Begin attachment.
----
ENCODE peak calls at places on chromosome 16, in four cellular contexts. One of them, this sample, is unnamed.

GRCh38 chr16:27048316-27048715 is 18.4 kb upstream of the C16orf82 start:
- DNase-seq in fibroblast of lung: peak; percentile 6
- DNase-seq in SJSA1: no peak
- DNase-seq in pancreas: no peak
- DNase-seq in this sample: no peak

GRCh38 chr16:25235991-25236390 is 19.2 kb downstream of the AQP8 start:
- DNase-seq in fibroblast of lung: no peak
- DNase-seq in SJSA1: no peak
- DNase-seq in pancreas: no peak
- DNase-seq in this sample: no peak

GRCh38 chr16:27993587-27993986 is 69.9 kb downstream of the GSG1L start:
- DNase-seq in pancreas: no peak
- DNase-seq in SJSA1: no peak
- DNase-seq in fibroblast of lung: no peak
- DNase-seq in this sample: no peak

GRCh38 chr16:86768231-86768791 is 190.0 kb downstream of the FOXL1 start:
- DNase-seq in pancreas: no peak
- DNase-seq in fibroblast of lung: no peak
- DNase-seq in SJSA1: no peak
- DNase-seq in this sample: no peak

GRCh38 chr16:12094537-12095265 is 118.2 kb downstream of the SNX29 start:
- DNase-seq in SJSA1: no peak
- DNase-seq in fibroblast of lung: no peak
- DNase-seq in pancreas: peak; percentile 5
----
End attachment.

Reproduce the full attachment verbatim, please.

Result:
ENCODE peak calls at places on chromosome 16, in four cellular contexts. One of them, this sample, is unnamed.

GRCh38 chr16:27048316-27048715 is 18.4 kb upstream of the C16orf82 start:
- DNase-seq in fibroblast of lung: peak; percentile 6
- DNase-seq in SJSA1: no peak
- DNase-seq in pancreas: no peak
- DNase-seq in this sample: no peak

GRCh38 chr16:25235991-25236390 is 19.2 kb downstream of the AQP8 start:
- DNase-seq in fibroblast of lung: no peak
- DNase-seq in SJSA1: no peak
- DNase-seq in pancreas: no peak
- DNase-seq in this sample: no peak

GRCh38 chr16:27993587-27993986 is 69.9 kb downstream of the GSG1L start:
- DNase-seq in pancreas: no peak
- DNase-seq in SJSA1: no peak
- DNase-seq in fibroblast of lung: no peak
- DNase-seq in this sample: no peak

GRCh38 chr16:86768231-86768791 is 190.0 kb downstream of the FOXL1 start:
- DNase-seq in pancreas: no peak
- DNase-seq in fibroblast of lung: no peak
- DNase-seq in SJSA1: no peak
- DNase-seq in this sample: no peak

GRCh38 chr16:12094537-12095265 is 118.2 kb downstream of the SNX29 start:
- DNase-seq in SJSA1: no peak
- DNase-seq in fibroblast of lung: no peak
- DNase-seq in pancreas: peak; percentile 5